The announcement follows a series of recent projects and investments in southeast Nashville. A new city park is slated for construction near Tusculum Road, and the city plans to build a new police station in the area.
The Nashville Predators opened the Ford Ice Center on the site of the old mall in 2014, and the new branch library and community center opened soon after.
Related:Nashville Predators open Ford Ice Center in Antioch
Expanding Access to Health Care for a Growing Community
Southeast Nashville has seen drastic population growth over the past decade and is home to one of the highest percentages of minority residents in the county.
The 37013 ZIP code in Antioch also has one of the lowest rates of adults in Davidson County having a routine health checkup, according to the VUMC Office of Health Equity. Antioch was among county areas with the highest COVID-19 rates during the pandemic.
The establishment of outpatient clinics in the Antioch region will help meet the critical health needs of residents, VUMC said in a press release. The healthcare provider served approximately 159,000 patients living in southeast Davidson County in 2021.
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VUMC plans to leverage its existing interpreter services to facilitate care and health education in the area, where English-speaking households are more limited than in other parts of the county.
VUMC currently provides behavioral health services to students through a school-based therapist at Cole Elementary and Eagle View Elementary through Vanderbilt Psychiatric Hospital. The healthcare provider partners with Nashville State healthcare career development programs.
The plan for the Global Mall at the Crossings will reflect VUMC’s 2009 conversion of One Hundred Oaks – Nashville’s first mall – into a 440,000 square foot multi-specialty clinic in Berry Hill. The outpatient clinic is in its 13th year of operation.
“We are excited about the potential for this property to become a focal point for the surrounding community while providing VUMC with the opportunity to strengthen our presence in a dynamic and growing neighborhood in Metro Nashville,” said C. Wright, Deputy CEO of VUMC and Director of Health System. Pinson said in a statement, “The redevelopment of Vanderbilt Health One Hundred Oaks has transformed our healthcare system and gives us the experience needed to make this new project a success.”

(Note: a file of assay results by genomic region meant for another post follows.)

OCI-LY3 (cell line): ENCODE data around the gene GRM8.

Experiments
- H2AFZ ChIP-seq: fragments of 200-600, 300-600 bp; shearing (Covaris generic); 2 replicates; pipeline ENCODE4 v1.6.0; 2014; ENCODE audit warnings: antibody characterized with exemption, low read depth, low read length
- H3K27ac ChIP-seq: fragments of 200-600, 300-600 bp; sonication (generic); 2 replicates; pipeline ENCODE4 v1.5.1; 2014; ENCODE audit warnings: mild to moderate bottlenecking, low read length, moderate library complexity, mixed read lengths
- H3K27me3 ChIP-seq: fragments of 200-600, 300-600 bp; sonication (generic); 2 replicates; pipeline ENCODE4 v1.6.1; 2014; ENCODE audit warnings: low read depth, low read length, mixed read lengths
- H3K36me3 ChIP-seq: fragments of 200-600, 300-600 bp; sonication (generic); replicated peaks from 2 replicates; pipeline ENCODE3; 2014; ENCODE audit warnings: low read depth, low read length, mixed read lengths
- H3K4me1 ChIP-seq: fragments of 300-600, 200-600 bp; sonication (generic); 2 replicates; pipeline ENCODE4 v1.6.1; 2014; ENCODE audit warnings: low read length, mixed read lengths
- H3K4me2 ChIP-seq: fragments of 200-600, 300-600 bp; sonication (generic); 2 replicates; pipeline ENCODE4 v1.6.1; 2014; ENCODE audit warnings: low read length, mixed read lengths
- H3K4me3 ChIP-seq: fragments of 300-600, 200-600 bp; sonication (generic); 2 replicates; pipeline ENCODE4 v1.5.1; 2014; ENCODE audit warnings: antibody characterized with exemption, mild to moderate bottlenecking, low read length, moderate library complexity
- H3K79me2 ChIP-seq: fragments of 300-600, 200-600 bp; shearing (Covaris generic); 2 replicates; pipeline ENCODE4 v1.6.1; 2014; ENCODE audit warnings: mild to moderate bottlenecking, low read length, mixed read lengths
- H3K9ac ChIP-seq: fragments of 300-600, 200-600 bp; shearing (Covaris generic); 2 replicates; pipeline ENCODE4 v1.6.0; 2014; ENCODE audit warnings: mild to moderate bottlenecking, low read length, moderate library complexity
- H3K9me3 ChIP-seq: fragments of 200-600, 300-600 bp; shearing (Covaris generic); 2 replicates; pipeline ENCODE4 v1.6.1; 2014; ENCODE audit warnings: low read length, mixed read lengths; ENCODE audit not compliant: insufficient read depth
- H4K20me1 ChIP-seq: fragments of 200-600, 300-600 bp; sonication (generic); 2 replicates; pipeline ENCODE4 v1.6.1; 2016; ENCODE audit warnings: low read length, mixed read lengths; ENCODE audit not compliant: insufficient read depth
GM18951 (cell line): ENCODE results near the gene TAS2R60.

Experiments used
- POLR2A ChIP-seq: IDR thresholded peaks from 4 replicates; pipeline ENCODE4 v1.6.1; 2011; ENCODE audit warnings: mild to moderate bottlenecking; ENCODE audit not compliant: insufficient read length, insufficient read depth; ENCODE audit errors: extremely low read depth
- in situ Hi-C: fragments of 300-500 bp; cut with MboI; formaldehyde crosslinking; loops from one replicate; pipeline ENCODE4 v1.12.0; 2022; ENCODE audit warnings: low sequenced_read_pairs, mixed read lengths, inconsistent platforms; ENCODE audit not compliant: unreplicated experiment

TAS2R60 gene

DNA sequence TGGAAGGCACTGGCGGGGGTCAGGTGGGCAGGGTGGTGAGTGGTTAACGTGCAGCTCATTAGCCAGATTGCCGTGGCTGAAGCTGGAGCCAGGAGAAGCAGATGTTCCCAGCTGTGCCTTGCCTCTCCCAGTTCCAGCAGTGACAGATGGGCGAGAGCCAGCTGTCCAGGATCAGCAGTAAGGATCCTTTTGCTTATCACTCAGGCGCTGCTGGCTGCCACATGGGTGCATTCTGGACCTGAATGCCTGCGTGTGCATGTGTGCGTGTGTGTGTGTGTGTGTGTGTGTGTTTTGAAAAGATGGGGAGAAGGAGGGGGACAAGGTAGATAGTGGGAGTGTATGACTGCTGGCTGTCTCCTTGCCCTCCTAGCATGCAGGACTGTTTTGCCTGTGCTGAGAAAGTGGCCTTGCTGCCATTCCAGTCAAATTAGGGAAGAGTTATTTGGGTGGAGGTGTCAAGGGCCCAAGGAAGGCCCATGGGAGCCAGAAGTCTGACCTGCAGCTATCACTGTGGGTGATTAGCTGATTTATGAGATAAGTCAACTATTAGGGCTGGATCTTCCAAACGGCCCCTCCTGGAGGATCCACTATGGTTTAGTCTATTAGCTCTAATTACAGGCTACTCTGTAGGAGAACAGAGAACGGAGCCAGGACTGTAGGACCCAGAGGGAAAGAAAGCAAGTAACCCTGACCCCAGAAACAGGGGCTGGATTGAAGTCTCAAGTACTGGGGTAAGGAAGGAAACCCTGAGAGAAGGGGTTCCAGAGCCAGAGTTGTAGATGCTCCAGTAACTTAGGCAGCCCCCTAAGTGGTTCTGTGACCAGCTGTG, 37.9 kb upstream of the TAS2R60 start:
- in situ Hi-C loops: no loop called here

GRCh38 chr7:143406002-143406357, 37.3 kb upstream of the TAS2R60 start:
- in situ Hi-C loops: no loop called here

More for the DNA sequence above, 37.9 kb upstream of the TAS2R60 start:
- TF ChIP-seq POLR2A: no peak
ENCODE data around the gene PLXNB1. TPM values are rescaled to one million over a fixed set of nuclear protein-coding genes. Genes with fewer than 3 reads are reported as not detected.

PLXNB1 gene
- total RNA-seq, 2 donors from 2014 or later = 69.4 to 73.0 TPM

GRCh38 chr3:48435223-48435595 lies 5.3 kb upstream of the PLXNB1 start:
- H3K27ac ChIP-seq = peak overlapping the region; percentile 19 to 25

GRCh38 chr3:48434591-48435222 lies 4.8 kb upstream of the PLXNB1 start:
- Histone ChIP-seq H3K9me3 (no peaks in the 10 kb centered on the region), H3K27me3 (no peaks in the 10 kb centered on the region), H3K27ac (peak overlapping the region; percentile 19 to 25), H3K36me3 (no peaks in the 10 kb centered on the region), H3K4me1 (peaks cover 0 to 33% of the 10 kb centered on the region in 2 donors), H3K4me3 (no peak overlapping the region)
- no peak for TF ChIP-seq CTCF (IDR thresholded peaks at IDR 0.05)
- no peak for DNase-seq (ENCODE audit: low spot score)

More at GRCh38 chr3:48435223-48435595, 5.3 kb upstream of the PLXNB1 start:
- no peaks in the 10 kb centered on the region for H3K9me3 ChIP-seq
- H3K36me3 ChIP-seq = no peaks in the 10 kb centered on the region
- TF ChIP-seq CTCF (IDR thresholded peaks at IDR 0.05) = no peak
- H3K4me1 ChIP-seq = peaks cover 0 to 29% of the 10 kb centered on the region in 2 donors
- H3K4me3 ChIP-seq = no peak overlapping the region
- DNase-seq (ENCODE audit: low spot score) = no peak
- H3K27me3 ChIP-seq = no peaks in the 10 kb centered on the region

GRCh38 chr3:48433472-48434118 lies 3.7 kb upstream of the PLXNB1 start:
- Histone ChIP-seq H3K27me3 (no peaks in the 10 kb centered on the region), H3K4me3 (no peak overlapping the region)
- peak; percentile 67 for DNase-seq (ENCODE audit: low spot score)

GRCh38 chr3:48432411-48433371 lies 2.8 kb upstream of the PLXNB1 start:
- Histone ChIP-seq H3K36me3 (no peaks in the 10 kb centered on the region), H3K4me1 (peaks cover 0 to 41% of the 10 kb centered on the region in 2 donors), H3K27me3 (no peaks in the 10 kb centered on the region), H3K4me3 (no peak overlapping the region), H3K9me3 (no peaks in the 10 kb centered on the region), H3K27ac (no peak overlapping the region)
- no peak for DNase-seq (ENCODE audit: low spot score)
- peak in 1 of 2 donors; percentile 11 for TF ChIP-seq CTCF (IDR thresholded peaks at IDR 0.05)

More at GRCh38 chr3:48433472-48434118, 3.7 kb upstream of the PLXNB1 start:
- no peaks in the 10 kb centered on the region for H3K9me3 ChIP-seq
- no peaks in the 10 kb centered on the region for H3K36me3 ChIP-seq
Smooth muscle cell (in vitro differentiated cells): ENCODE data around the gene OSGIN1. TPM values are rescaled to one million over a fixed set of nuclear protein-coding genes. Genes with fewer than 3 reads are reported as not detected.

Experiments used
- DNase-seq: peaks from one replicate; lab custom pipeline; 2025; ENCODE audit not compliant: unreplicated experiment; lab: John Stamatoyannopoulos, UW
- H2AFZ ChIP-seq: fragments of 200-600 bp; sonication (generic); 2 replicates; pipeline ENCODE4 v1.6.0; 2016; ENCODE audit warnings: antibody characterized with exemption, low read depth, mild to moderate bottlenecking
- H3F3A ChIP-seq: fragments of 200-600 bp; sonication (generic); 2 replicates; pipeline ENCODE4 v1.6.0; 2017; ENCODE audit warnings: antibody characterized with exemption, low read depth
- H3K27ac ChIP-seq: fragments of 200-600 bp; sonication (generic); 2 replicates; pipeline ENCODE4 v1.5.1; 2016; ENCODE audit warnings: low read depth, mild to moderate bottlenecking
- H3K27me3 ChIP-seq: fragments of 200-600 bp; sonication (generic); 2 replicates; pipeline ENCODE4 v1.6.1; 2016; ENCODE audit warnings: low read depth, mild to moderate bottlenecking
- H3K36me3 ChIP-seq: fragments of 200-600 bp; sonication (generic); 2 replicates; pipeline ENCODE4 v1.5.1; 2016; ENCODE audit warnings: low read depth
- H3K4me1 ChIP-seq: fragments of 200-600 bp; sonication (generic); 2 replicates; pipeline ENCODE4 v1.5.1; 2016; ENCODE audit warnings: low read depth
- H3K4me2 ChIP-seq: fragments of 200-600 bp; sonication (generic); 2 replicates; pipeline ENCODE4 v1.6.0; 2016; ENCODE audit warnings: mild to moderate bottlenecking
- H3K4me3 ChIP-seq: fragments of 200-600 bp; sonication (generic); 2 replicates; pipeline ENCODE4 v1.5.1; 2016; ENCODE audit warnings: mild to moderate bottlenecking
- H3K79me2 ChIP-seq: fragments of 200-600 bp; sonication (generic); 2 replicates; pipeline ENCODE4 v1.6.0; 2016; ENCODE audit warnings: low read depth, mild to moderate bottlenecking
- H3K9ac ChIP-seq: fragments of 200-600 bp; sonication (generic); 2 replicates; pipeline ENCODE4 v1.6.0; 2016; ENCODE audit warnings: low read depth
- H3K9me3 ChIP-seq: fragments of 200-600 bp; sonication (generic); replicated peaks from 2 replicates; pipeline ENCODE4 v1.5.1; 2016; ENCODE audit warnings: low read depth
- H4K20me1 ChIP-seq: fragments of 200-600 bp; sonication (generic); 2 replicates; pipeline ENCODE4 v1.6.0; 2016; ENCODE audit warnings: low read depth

Metro’s purchase plan follows years of unrealized opportunities
The future of the former Hickory Hollow Mall has posed a 1.1 million square foot question to city leaders, investors and area residents for more than a decade.
Hickory Hollow Mall was the largest mall in Tennessee when construction began in 1976. By the 1980s, the mall was booming with specialty shops and major retailers such as JC Penney and Dillard’s.
But its success faded during the economic downturn of 2008, and by 2012 almost all of its tenants had disappeared.
The enclosed mall reopened in 2013 as Global Mall at the Crossings, aiming to showcase immigrant and minority-owned businesses, but the concept failed to generate enough revenue to continue.
Developer Ben Freeland’s 2019 plan to turn the mall into an “innovation district” with workspaces for tech companies and startups ultimately fell through.
Cole Villena and Sandy Mazza contributed.
Contact reporter Cassandra Stephenson at [email protected] or (731) 694-7261. Follow Cassandra on Twitter at @CStephenson731.